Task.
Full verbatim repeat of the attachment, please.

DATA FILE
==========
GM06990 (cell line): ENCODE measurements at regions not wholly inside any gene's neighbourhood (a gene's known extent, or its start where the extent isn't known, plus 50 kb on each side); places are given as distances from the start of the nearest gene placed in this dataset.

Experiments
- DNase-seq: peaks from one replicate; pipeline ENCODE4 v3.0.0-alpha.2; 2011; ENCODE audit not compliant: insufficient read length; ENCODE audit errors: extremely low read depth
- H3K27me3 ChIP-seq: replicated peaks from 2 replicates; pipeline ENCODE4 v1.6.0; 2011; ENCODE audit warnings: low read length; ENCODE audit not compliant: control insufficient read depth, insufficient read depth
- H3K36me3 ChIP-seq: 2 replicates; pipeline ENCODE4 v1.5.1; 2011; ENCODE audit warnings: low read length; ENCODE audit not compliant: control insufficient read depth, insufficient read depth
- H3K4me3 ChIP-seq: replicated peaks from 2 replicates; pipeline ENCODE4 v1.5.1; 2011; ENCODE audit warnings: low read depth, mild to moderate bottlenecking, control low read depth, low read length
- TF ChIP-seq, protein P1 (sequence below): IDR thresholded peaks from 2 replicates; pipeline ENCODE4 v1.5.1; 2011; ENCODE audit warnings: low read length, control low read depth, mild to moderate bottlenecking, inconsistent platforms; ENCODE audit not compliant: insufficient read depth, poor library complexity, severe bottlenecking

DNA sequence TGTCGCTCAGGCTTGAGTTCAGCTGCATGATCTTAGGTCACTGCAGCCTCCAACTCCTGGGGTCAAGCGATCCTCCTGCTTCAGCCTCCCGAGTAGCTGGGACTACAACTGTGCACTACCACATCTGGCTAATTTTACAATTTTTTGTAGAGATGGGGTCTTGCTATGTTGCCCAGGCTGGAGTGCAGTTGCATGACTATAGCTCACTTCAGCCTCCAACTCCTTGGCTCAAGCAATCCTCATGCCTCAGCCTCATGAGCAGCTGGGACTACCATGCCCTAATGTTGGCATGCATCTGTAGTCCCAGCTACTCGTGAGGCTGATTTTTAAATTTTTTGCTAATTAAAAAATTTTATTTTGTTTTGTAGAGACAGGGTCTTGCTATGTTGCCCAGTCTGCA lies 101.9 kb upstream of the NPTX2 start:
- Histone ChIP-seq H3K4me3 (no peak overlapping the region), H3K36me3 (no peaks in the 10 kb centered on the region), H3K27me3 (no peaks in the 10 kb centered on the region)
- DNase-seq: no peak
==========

GM06990 (cell line): ENCODE measurements at regions not wholly inside any gene's neighbourhood (a gene's known extent, or its start where the extent isn't known, plus 50 kb on each side); places are given as distances from the start of the nearest gene placed in this dataset.

Experiments
- DNase-seq: peaks from one replicate; pipeline ENCODE4 v3.0.0-alpha.2; 2011; ENCODE audit not compliant: insufficient read length; ENCODE audit errors: extremely low read depth
- H3K27me3 ChIP-seq: replicated peaks from 2 replicates; pipeline ENCODE4 v1.6.0; 2011; ENCODE audit warnings: low read length; ENCODE audit not compliant: control insufficient read depth, insufficient read depth
- H3K36me3 ChIP-seq: 2 replicates; pipeline ENCODE4 v1.5.1; 2011; ENCODE audit warnings: low read length; ENCODE audit not compliant: control insufficient read depth, insufficient read depth
- H3K4me3 ChIP-seq: replicated peaks from 2 replicates; pipeline ENCODE4 v1.5.1; 2011; ENCODE audit warnings: low read depth, mild to moderate bottlenecking, control low read depth, low read length
- TF ChIP-seq, protein P1 (sequence below): IDR thresholded peaks from 2 replicates; pipeline ENCODE4 v1.5.1; 2011; ENCODE audit warnings: low read length, control low read depth, mild to moderate bottlenecking, inconsistent platforms; ENCODE audit not compliant: insufficient read depth, poor library complexity, severe bottlenecking

DNA sequence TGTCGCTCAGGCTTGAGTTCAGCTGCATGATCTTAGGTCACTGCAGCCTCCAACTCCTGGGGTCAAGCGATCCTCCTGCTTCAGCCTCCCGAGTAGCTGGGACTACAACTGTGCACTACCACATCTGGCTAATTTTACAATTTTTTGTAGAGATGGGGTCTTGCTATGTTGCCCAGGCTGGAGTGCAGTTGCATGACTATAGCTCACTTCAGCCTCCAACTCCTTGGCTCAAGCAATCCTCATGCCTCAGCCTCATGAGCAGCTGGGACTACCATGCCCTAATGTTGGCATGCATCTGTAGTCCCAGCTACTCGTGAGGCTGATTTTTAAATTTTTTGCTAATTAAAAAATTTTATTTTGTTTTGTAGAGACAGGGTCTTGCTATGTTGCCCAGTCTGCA lies 101.9 kb upstream of the NPTX2 start:
- Histone ChIP-seq H3K4me3 (no peak overlapping the region), H3K36me3 (no peaks in the 10 kb centered on the region), H3K27me3 (no peaks in the 10 kb centered on the region)
- DNase-seq: no peak